6 Things Every Runner Should Do For Their Feet

Emily Abbate
by Emily Abbate
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Ask any runner if they have a warmup routine, and they’ll probably say “yes.” Whether or not they actually do the routine — well, that’s an entirely different ballgame. One routine they should have, but likely don’t, involves foot care. That’s right: Your feet are critical to keeping you running, but we rarely take the time to invest in one of our biggest essentials.

Here, we tapped experts to get the rundown on six ways runners should be taking care of their feet.

1

INVEST IN THE RIGHT SHOES

The right pair of running shoes can help you stave off injury and stay comfortable mid-stride. To get the right shoe, it could be helpful to consult with an expert. “If you have the means, go to a reputable running store that has knowledgeable staff,” suggests Dr. Robert Berry, orthopedic surgeon and sports medicine expert. “Staff should be capable of fitting you in the right shoe, especially since no one foot is alike. You wouldn’t start out on a long road trip with worn or misaligned tires. The wrong shoe can lead to injury.”

It’s also critical to replace them regularly. Experts conventionally say most shoes last runners between 300–550 miles, and then, the midsole begins to break down. From a time perspective, you’ll also often hear a comparable time measurement of 4–6 months.


READ MORE > THE ANATOMY OF A RUNNING SHOE


2

AVOID OVERTRAINING

You never want to spread yourself so thin that your training expectations are unrealistic. If you do, that puts you in the fast lane to injury. “Set goals for running speed and other variables such as course difficulty, training time and total miles per week that feel manageable,” says Dennis Shavelson, DPM, of Lifestyle Podiatry. Rather than slashing through goal after goal, Shavelson recommends adding in “plateau time” and staying at your new training level for some time to strengthen and observe possible injuries.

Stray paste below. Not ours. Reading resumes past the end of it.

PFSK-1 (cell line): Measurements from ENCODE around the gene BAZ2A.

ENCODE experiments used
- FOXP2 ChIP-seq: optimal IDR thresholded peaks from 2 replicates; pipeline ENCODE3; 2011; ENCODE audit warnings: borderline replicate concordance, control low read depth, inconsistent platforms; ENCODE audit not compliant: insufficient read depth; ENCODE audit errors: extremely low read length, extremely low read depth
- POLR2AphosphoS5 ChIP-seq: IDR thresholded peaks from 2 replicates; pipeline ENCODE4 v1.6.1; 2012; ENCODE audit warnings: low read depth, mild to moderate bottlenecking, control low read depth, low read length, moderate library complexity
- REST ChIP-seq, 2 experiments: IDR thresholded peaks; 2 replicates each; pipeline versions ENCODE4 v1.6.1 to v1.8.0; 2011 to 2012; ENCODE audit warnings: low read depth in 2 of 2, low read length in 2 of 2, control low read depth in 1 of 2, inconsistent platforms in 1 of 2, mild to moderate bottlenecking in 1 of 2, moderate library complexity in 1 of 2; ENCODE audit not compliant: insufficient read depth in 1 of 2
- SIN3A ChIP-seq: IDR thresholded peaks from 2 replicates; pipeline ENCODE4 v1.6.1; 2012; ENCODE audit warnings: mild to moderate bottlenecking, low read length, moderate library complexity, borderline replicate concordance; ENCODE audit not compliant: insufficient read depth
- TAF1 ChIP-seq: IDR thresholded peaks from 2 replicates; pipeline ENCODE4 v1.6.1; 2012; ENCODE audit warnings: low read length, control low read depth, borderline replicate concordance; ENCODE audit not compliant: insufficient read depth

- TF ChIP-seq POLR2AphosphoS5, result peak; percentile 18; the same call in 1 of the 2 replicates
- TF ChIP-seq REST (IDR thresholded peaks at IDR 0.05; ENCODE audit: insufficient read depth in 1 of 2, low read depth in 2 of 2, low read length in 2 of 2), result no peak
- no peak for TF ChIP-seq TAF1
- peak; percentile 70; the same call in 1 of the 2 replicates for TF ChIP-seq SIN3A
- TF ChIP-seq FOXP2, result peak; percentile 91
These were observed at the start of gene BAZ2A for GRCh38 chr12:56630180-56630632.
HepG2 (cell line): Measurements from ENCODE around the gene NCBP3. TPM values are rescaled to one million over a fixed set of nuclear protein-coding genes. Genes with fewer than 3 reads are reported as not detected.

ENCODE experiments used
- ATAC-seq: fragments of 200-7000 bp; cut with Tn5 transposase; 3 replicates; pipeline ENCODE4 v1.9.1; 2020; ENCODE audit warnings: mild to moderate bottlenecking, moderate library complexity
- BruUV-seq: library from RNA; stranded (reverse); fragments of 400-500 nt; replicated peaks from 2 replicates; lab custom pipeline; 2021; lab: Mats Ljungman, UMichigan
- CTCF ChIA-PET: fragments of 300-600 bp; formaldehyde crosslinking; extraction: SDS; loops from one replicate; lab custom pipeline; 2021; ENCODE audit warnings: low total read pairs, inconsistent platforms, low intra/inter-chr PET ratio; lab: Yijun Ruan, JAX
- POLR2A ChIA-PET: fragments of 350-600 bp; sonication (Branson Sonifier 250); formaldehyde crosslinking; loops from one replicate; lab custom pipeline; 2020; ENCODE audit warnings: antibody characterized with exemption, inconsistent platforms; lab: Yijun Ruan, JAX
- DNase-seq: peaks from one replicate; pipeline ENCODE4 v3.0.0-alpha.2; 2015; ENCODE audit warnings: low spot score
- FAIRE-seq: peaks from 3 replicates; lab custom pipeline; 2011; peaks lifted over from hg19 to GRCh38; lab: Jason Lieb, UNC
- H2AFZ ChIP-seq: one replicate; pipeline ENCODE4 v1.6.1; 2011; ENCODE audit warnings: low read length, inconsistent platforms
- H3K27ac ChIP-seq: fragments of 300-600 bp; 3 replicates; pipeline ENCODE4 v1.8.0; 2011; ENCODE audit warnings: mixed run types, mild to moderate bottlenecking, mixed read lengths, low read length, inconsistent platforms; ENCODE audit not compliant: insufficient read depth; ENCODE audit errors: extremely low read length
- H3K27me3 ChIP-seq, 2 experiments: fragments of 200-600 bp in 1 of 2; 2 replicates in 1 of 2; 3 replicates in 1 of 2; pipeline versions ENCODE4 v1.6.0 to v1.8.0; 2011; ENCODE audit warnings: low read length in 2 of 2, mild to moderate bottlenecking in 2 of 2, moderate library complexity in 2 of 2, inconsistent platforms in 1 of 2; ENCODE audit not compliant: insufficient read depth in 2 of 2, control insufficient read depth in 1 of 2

“Decide if you are ready to set another, even higher goal, add it to your current training on alternate days with lower speed, distance or time,” he adds. “This will give you time to monitor the new schedule.”

3

INVEST IN PROPER SOCKS

It may be the last thing you think about when it comes to your go-to running gear picks, but the right pair of socks can make all the difference. “The right sock can prevent blisters, too-sweaty feet and fungus,” says Mohammad Rimawi, DPM, AACFAS. Plus, the right socks also have extra padding in high-impact spots, which can decrease the load on the joints of the feet and help with running on uneven or hard surfaces, he adds.

4

GET AN ANNUAL CHECKUP

Just like your car needs regular checkups every year, so does your body. If you’re going to invest a lot of time in your sport, it’s important to see a podiatrist for maintenance, suggests Shavelson, citing that over time, many athletes experience predictable pains, injuries, deformities and performance issues in the feet and up the posture that can be prevented. “Simple treatments including structural tapings, pads, foot orthotics and foot type-specific training program can be a major help.”

5

TAKE A CLOSE LOOK AT YOUR FEET REGULARLY

You’re likely doing all you can already to prevent lesions such as blisters and extra moisture from accumulating; however, we also want to be conscious of preventing dry, cracking and callused skin. Rimawi suggests performing regular skin checks of both your feet and treating them accordingly.


READ MORE > RUNNING STRONG STARTS WITH HAPPY FEET


6

INCORPORATE FOOT-SPECIFIC STRENGTH AND STRETCHING EXERCISES

When it comes to stretching and strength training, it can be easy to neglect your feet. This can prove costly in the long run (pun intended). “Each foot contains 19 muscles, 33 joints, and over 100 ligaments that work simultaneously to provide you with the support and stability you need,” says Rimawi. “Eventually, they can become overworked and conditions such as tendonitis and plantar fasciitis may occur.”

To avoid this, regularly perform foot stretching and strengthening exercises. Good examples include heel drops and tracing the alphabet with your foot.

Whether you want to run your first mile or set a PR, having a plan gets you there faster. Go to the MapMyRun app, tap “Training Plans” — you’ll get a schedule and coaching tips to help you crush it. 

About the Author

Emily Abbate
Emily Abbate

Emily has written for GQ, Self, Shape and Runner’s World (among others). As a certified personal trainer, run and spin coach, she’s often tackling long runs or lifting heavy things. In addition to that, she’s working on Hurdle, a podcast that talks to badass humans and entrepreneurs who got through a tough time —a hurdle of sorts— by leaning into wellness.

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